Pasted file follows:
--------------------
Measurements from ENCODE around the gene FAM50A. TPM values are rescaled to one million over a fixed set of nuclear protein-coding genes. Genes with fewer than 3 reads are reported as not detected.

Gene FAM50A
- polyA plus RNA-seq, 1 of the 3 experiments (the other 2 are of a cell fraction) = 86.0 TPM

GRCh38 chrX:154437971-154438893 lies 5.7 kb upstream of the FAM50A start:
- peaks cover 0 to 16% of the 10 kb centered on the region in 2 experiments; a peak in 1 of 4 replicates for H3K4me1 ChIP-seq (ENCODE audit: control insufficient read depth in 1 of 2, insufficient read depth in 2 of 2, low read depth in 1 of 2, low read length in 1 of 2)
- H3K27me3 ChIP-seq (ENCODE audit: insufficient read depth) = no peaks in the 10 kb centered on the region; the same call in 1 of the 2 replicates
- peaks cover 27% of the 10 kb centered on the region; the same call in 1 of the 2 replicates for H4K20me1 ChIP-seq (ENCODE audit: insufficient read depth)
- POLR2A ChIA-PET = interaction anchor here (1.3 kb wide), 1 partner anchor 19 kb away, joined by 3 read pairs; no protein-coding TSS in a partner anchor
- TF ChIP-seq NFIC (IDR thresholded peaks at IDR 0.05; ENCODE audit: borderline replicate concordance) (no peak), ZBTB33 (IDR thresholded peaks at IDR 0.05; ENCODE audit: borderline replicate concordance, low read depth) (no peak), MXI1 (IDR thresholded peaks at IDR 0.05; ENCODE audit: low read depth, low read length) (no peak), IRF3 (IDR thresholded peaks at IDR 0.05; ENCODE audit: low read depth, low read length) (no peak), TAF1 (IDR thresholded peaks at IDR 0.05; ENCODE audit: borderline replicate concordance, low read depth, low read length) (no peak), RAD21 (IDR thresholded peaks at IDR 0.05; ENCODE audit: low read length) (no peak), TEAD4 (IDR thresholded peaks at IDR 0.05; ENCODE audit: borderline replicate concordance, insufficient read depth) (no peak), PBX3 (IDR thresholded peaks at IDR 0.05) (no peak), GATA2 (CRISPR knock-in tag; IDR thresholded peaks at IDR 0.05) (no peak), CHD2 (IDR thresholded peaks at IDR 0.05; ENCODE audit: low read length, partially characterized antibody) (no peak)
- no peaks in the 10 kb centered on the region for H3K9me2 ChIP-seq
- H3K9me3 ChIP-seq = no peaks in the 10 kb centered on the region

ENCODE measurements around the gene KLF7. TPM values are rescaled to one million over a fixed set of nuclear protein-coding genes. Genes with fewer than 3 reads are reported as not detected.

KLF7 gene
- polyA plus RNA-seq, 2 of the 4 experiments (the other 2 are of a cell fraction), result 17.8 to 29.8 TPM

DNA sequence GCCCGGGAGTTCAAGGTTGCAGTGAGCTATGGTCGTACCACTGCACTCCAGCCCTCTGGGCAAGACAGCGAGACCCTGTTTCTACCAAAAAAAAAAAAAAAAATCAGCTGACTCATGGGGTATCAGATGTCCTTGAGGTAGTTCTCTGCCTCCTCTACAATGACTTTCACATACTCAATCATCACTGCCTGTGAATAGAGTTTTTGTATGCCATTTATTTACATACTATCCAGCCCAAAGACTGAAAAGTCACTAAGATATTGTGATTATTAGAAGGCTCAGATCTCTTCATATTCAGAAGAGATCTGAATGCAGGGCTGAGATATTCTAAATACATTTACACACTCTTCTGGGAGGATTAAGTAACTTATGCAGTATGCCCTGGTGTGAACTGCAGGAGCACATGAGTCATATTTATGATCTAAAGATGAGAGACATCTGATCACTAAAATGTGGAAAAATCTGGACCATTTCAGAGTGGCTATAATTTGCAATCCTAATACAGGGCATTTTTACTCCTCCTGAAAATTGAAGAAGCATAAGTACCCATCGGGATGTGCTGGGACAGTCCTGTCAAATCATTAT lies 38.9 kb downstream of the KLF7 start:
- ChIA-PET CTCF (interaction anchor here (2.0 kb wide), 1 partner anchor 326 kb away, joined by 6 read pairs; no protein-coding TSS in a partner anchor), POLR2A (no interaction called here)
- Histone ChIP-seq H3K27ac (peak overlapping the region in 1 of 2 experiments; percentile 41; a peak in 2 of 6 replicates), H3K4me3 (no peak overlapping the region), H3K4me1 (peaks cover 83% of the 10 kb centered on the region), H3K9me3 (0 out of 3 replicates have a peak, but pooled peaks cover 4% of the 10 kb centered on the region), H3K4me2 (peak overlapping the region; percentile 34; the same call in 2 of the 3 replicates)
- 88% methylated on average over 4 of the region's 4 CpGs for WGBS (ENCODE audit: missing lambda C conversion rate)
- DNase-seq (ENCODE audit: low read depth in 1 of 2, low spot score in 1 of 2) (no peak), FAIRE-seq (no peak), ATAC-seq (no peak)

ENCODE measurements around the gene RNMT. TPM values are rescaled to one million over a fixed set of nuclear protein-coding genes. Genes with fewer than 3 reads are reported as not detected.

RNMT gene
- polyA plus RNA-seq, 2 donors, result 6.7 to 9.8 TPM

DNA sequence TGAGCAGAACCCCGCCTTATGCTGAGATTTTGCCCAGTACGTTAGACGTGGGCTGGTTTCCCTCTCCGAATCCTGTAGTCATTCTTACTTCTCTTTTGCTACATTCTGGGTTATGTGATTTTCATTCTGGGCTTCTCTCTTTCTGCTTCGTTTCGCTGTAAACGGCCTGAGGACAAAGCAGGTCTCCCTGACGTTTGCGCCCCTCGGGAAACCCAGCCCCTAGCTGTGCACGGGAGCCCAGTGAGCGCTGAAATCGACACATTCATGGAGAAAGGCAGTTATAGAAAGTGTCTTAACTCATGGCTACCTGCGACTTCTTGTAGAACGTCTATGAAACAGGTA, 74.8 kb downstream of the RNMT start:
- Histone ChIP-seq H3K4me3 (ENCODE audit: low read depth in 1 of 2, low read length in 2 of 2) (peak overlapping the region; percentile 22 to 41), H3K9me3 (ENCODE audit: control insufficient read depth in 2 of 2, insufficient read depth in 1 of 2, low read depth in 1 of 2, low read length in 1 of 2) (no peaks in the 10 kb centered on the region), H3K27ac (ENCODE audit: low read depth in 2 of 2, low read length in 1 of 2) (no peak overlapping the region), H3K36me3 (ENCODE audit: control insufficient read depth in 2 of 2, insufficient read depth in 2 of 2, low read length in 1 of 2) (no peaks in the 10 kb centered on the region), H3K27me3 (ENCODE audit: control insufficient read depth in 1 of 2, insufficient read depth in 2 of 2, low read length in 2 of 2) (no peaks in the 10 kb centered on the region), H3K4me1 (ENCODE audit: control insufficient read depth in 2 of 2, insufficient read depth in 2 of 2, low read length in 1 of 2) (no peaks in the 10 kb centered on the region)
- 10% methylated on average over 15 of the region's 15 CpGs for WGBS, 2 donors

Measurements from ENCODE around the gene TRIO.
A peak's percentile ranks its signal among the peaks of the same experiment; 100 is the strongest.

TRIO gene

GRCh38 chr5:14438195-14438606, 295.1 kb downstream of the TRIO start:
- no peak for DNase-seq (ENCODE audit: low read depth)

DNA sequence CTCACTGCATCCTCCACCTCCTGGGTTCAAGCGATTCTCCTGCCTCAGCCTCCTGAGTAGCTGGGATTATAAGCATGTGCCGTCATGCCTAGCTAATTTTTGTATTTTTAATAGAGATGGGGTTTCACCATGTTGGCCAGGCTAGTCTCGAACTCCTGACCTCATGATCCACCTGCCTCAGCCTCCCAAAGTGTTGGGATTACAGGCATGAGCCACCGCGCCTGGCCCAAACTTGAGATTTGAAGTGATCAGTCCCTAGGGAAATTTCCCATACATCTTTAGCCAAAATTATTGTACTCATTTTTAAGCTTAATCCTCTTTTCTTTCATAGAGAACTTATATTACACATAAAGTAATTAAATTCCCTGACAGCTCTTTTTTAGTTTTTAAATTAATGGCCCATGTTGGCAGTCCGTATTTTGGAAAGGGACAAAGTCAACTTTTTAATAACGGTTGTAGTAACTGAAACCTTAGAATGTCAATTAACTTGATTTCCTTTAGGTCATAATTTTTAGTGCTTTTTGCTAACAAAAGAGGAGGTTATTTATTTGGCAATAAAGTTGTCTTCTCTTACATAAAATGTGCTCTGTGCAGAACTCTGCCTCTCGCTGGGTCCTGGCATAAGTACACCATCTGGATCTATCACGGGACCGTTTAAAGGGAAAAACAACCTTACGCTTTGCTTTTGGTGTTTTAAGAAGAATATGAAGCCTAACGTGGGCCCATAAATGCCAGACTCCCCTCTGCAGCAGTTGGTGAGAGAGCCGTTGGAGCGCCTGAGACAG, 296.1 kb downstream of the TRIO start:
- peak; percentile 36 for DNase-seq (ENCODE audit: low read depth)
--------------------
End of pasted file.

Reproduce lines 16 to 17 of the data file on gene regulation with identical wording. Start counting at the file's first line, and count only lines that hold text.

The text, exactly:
- ChIA-PET CTCF (interaction anchor here (2.0 kb wide), 1 partner anchor 326 kb away, joined by 6 read pairs; no protein-coding TSS in a partner anchor), POLR2A (no interaction called here)
- Histone ChIP-seq H3K27ac (peak overlapping the region in 1 of 2 experiments; percentile 41; a peak in 2 of 6 replicates), H3K4me3 (no peak overlapping the region), H3K4me1 (peaks cover 83% of the 10 kb centered on the region), H3K9me3 (0 out of 3 replicates have a peak, but pooled peaks cover 4% of the 10 kb centered on the region), H3K4me2 (peak overlapping the region; percentile 34; the same call in 2 of the 3 replicates)